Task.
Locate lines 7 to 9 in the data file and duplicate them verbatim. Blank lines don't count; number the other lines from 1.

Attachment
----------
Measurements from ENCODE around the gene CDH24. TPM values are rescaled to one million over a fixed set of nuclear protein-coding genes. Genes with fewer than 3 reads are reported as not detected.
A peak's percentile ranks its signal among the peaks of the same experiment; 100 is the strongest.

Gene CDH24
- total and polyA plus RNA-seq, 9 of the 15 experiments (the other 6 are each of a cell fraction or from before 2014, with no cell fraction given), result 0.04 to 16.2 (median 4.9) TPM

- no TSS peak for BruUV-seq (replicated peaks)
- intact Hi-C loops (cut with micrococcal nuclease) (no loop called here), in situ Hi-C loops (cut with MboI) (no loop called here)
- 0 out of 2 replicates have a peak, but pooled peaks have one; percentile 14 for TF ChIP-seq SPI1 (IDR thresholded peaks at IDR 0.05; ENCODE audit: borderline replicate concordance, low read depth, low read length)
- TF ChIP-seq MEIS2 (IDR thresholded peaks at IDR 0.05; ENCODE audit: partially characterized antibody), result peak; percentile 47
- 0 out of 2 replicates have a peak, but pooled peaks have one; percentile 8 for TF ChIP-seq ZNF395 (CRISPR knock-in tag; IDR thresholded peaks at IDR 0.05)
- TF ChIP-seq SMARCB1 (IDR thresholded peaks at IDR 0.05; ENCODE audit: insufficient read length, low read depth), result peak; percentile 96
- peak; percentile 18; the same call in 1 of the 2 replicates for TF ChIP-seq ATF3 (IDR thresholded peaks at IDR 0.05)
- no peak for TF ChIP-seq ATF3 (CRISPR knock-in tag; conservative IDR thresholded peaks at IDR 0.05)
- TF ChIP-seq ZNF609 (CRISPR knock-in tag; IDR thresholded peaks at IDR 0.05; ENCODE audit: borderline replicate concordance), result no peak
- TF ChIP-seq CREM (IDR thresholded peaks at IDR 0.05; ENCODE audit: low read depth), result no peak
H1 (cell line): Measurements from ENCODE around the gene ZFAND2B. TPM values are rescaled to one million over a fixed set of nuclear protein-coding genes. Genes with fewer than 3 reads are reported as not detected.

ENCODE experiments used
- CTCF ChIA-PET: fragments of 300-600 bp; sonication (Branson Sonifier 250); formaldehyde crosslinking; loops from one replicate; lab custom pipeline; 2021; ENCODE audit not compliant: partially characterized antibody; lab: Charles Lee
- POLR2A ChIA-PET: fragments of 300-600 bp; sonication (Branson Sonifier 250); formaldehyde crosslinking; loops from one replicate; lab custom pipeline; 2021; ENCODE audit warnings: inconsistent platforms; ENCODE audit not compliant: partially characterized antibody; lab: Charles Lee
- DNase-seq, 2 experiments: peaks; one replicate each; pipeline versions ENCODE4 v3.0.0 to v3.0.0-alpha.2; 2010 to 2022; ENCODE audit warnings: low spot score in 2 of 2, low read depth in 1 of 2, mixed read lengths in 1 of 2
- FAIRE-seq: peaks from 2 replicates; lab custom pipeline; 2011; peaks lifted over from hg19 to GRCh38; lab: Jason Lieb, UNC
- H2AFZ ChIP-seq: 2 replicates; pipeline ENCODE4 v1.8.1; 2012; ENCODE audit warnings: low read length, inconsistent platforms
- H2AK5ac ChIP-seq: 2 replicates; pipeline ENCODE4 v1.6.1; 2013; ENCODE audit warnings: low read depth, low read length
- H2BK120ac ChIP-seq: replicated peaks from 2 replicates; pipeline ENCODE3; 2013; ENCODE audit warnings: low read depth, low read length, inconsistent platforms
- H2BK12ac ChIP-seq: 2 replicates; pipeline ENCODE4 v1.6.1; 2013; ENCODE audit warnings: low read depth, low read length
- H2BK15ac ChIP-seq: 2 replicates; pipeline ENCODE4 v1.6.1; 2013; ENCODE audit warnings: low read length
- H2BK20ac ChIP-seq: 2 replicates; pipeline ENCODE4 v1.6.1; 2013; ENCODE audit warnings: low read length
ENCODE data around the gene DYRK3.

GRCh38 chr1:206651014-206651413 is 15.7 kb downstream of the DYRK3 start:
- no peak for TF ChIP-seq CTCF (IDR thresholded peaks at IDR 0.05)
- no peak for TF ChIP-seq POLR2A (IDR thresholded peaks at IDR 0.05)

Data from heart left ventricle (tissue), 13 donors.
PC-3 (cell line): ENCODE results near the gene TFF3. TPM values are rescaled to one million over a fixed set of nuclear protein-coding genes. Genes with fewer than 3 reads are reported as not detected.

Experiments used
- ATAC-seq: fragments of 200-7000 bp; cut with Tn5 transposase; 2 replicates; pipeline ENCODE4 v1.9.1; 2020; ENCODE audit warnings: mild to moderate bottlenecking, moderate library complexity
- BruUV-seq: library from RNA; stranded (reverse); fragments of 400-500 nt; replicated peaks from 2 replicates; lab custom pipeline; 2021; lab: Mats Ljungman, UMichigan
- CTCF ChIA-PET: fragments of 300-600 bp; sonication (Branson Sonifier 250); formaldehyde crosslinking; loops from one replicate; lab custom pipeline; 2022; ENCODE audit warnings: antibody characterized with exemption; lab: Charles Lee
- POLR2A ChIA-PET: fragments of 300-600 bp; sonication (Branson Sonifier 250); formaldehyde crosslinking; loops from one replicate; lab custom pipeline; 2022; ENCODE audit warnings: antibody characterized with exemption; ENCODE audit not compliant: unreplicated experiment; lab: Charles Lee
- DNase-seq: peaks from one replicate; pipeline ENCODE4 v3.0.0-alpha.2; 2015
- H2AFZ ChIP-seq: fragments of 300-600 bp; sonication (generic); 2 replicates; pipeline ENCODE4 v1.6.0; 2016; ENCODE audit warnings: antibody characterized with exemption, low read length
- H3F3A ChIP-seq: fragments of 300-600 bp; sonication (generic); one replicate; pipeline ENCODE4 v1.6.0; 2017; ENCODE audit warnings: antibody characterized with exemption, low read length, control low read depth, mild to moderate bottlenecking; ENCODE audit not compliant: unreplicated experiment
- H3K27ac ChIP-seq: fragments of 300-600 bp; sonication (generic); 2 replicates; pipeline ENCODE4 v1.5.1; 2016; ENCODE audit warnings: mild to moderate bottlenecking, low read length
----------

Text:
- 0 out of 2 replicates have a peak, but pooled peaks have one; percentile 14 for TF ChIP-seq SPI1 (IDR thresholded peaks at IDR 0.05; ENCODE audit: borderline replicate concordance, low read depth, low read length)
- TF ChIP-seq MEIS2 (IDR thresholded peaks at IDR 0.05; ENCODE audit: partially characterized antibody), result peak; percentile 47
- 0 out of 2 replicates have a peak, but pooled peaks have one; percentile 8 for TF ChIP-seq ZNF395 (CRISPR knock-in tag; IDR thresholded peaks at IDR 0.05)